Alabama Pecan Producer Following Hurricane Sally: That’s Just Life

Clint Thompson Alabama, Pecan, Top Posts

Hurricane Sally’s impact on Alabama pecan producers is still being felt more than two months later. Unfortunately, it will last much longer as growers like Gary Underwood ponder the future of the industry in the state.

Underwood, who is based between Mobile, Ala. and Pensacola, Fla., was hammered by the Category 2 storm on Sept. 16. He lost a substantial amount of his pecan operation.

“I’d say it was about like what (Hurricane) Michael did three years ago. Hurricane Ivan was a Cat 4. This did more damage than Ivan. I lost 440 trees in Ivan with the same acres, and this one I lost, probably 600,” said Underwood, who has two orchards in Summerdale, Alabama and one in Foley, Alabama.

To Replant or Not To Replant

Underwood has even questioned whether he will replant in certain orchards that were nearly devastated. Some of his land is too valuable to plant pecan trees, a crop that could take another 8 to 10 years before he sees a harvest again.

 “I’ll be 60-years-old in December. The only reason I’m going to replant one orchard is because that’s where I live. If my wife and I decide to sell out later on in life, someone would have a complete orchard,” Underwood said. “The other two places are really too valuable to farm. Right across the corner of my dad’s property here they sold a Dollar General. They paid $400,000 for like an acre and a half. This is on U.S. 98 which runs from one coast to another.”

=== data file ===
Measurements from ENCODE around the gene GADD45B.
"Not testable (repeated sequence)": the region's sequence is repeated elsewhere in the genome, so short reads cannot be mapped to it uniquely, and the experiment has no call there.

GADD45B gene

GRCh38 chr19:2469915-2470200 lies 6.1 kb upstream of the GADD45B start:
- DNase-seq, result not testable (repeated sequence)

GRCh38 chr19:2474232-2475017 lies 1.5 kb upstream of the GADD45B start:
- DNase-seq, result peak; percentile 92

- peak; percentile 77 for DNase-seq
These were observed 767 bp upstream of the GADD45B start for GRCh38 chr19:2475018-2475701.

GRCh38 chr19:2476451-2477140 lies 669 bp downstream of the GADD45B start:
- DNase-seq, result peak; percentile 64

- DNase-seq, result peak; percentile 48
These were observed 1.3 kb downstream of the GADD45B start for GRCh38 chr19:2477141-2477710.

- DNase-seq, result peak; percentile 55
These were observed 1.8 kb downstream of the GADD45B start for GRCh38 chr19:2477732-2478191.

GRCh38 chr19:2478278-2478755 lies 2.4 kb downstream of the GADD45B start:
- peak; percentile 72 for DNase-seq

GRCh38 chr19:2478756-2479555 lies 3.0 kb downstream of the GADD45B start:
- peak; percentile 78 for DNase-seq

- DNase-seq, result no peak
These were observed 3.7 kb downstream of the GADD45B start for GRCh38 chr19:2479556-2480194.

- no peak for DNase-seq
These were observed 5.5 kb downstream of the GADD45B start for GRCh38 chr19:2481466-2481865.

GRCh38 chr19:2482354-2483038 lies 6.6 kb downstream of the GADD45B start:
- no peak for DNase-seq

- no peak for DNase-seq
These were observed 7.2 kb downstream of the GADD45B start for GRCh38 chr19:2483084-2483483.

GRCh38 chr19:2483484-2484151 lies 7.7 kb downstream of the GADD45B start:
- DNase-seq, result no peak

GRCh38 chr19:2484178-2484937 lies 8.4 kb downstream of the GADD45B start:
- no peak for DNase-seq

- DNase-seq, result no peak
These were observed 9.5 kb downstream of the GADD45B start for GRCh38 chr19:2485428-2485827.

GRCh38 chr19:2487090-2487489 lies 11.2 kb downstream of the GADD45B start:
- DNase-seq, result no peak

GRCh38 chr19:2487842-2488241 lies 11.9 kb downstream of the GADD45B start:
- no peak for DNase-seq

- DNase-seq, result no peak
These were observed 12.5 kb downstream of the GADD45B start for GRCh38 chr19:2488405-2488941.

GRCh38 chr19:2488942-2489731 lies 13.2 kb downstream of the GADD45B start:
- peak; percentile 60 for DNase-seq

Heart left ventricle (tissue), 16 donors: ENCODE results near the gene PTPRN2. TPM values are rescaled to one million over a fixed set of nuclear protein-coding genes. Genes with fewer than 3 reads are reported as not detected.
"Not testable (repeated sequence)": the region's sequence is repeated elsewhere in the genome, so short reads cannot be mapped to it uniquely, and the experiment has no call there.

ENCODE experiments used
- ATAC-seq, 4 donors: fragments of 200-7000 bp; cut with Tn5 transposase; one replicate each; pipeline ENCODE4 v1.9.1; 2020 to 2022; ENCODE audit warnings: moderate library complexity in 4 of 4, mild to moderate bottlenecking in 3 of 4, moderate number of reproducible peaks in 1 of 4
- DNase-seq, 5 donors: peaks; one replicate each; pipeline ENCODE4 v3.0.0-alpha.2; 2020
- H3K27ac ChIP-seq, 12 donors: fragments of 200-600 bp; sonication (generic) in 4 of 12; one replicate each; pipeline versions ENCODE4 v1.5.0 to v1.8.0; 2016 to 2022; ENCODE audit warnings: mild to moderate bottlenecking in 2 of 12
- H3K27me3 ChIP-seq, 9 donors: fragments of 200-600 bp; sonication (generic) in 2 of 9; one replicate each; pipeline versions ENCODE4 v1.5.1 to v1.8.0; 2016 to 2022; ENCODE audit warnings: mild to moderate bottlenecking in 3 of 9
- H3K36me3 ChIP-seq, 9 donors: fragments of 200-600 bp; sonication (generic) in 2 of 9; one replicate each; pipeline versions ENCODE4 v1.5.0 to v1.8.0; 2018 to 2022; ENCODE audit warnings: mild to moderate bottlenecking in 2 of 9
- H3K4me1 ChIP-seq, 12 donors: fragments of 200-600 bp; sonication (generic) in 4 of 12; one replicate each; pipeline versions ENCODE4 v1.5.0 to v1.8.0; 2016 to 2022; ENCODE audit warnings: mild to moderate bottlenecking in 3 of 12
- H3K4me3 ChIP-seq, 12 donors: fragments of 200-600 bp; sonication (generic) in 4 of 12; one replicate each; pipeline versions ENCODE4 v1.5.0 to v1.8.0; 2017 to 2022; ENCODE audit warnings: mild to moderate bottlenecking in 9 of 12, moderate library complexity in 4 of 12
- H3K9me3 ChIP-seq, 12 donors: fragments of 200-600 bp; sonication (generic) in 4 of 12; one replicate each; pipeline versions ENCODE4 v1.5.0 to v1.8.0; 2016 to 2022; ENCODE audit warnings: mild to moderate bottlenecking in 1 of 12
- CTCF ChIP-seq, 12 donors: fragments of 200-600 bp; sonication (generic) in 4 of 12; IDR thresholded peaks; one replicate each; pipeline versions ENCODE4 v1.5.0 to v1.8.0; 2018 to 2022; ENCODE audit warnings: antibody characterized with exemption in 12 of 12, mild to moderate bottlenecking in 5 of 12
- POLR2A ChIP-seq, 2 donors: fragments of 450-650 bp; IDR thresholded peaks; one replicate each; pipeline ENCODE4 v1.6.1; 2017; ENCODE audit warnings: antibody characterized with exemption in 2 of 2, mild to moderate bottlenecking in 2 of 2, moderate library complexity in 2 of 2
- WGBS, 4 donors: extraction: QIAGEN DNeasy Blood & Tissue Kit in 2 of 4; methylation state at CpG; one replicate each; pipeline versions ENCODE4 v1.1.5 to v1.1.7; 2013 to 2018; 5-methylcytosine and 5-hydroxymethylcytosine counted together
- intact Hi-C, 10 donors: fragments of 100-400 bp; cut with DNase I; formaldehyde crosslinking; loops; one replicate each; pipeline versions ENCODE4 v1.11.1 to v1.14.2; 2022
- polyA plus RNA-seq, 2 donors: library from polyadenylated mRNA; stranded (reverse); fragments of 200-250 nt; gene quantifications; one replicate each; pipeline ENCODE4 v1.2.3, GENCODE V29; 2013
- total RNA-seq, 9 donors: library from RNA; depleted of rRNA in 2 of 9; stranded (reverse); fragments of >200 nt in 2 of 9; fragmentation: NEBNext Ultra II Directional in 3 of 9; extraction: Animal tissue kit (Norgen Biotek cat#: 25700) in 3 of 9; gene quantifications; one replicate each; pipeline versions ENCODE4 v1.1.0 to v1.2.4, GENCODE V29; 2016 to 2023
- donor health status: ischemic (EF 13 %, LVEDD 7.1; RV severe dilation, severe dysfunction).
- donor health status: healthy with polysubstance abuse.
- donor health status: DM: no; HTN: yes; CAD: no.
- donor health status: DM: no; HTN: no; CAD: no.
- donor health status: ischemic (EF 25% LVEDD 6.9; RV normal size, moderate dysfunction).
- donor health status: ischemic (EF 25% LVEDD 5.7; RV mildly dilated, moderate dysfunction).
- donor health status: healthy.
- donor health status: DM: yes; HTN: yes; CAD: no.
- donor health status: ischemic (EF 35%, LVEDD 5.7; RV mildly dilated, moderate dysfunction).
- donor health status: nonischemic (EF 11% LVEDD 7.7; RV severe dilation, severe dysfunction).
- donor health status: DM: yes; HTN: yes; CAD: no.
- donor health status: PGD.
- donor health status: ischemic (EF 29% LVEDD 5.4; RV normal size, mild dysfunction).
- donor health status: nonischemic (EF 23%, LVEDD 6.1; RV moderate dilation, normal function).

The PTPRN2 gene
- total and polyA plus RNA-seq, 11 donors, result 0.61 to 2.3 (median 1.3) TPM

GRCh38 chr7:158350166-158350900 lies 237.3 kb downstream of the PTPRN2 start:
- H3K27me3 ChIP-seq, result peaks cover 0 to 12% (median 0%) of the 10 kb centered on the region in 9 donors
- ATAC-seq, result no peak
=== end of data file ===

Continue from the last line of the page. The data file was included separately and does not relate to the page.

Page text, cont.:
Low Pecan Prices

It’s definitely not worth it considering pecan prices have dropped considerably this year and show no signs of rebounding anytime soon, according to Lenny Wells, University of Georgia Extension pecan specialist.  

What is especially disappointing for Underwood and other farmers is the caliber of the pecan crop they were going to have this year.

“It was the biggest crop we’ve had in years. I had the best crop I ever had,” Underwood said. “We got some of that new Miravis Top chemistry out, used it twice and even Desirables were as clean as they could be.”

It was a quality crop reduced to almost nothing with one hurricane. Underwood tries to remain positive as he moves forward during this harvest season.

“It was supposed to be a weak Category 1, if it remained a 1 and it was almost a 3 with 30 inches of rain which made it catastrophic. It blew up instead of falling apart,” Underwood said. “It doesn’t matter if they missed the prediction or what. The storm was what it was. That’s just life. You just live with it.”

About the Author
Clint Thompson

Clint Thompson

Multimedia Journalist for AgNet Media Inc.